Study Shows Why Breast Cancer Treatment May Be Expensive and Costsay
When a clinician deals with new patients who are being treated for breast cancer targeting several questions is understandably complicated. Data documents guidelines for screening are complex there is a cultural bias to express the views of patients themselves and there are different opinions about treatment. For clinicians efforts to address patients preferences including reducing follow-up time may be futile. Consider American Society of Clinical Oncology guidelines which provide a simplified process and prioritize care delivered within currently available technologies. A recent analysis published in JAMA Oncology has shown cancer survival rates for patients with cancer less than 50 as double the standard of care worldwide. Steadily clinicians revise guidelines after receiving and recommending the new approach in hopes that it will lead to a better outcome. But given the high cost of therapy and lack of information on the mechanism behind treatment questions remain regarding research objectives and costs.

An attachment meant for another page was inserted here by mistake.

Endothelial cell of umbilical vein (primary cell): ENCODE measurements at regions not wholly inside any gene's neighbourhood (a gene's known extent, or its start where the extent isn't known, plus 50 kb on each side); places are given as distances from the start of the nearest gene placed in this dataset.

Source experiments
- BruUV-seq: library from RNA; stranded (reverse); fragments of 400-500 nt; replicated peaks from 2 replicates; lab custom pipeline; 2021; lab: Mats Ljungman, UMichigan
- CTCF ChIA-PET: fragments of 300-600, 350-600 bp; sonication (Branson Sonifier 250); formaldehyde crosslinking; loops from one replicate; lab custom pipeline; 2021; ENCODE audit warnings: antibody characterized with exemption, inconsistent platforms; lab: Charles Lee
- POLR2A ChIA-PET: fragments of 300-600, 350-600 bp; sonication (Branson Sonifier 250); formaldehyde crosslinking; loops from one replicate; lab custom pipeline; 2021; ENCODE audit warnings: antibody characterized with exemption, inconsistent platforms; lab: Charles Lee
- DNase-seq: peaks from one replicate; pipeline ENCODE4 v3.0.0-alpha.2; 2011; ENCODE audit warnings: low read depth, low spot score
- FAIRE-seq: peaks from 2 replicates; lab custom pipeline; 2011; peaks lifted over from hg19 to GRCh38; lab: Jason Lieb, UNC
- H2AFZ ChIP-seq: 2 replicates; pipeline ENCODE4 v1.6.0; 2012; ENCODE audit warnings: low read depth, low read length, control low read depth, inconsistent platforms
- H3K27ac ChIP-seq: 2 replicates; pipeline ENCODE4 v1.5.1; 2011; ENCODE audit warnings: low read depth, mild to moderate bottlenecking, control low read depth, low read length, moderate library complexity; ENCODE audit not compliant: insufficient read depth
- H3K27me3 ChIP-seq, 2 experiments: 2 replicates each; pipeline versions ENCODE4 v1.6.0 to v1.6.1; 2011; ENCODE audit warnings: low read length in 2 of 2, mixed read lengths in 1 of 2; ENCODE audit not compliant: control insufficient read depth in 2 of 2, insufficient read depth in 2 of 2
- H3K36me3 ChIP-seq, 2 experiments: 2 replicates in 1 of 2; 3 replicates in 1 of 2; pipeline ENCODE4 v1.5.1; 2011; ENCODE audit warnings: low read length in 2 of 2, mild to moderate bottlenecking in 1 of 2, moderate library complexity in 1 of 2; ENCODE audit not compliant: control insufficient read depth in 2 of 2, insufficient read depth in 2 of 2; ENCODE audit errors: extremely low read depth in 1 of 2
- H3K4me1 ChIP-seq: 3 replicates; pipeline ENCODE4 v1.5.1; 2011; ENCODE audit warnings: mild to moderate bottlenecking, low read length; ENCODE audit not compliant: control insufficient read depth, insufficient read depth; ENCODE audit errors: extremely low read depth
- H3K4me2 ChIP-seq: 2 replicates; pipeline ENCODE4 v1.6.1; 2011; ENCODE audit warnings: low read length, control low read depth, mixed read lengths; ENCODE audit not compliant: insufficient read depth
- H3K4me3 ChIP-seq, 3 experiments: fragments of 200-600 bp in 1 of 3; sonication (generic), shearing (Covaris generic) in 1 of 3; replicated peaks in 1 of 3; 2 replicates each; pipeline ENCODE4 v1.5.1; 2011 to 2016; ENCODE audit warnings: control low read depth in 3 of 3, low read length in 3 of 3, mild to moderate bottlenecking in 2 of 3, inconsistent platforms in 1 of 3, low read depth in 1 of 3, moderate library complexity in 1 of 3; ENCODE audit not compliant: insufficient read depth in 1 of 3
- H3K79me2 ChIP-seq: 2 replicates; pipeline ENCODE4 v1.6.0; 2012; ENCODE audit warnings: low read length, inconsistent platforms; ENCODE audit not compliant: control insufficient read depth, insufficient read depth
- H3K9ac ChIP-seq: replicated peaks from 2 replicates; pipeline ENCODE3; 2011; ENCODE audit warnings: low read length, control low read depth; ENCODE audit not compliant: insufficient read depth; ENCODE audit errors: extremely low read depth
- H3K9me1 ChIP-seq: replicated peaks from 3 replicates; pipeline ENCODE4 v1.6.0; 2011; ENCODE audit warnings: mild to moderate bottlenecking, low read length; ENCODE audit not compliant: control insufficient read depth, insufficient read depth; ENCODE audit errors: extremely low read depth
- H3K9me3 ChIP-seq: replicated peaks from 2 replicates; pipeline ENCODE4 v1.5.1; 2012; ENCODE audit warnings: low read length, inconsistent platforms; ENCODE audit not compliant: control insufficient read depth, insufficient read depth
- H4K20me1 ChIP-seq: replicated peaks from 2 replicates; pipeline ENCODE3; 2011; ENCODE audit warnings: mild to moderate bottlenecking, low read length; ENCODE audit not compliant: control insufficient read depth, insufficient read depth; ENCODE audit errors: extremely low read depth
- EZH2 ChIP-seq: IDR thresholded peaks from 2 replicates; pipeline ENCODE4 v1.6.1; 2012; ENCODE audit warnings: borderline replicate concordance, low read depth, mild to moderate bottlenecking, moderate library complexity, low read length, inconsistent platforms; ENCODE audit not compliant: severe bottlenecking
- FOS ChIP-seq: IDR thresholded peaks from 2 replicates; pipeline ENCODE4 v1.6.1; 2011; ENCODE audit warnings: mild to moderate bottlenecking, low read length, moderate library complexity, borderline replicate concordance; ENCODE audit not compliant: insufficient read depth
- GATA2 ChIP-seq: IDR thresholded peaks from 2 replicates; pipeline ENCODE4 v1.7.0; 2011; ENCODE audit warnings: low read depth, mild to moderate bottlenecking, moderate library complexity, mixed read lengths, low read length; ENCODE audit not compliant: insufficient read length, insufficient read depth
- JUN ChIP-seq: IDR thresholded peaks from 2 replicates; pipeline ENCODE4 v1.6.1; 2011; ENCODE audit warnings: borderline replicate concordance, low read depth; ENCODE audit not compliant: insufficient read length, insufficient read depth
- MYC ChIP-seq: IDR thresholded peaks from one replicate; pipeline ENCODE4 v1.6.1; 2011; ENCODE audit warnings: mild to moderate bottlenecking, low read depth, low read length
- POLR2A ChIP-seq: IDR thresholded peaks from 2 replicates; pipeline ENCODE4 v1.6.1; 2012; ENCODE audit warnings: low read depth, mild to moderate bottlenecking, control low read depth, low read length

New research from Brigham and Womens Hospital details the impact of managing cancer in women on the cost of therapy highlighting uncertainty regarding patient preferences and whether factors drive decisions on surgical therapy and nutritional supplementation. Using data from two randomized trials conducted between 2011 and 2016 the team evaluated the variable impact of having a mastectomy thermal chemotherapy immunotherapy or both. Mortality rate phase-escalation treated therapy chemotherapy performed prior to mastectomy and immunotherapies was assessed with tumolipid Intervention Trial (TI) data. The team examined estimates of cost crude change in survival and the percentage survival value (PRS). This report is the first of its kind to use cost trends to identify prices in cancer therapy highlighting the magnitude of variability associated with surgical factors. Successfully treating a patient on a cost-constrained schedule is a welcome improvement particularly for cancer patients who appear to see their cancer pay their way through nutritional supplements said senior author Carolyn E. Chiu MD a clinical coordinator of the study director of the Breast Oncology Service at the Brigham and the senior author on the description of TI data. In my own practice I find subtle differences in patient preferences when I can potentially pay for putting me to work before I have my breast removed. I might have a patient who wants cancer shrink before I do but I have the money and the resources to treat them while paying for the treatment. With breast cancer incidences rising cost is a frequently cited reason for struggling to treat until a cure is found. Until there is an answer for how things work there is no exact silver bullet for managing cancer remarked co-lead author Benjamin C. Cheer MD the A. T. Roy and Lyle Bruce Professor of Medicine at the Brigham.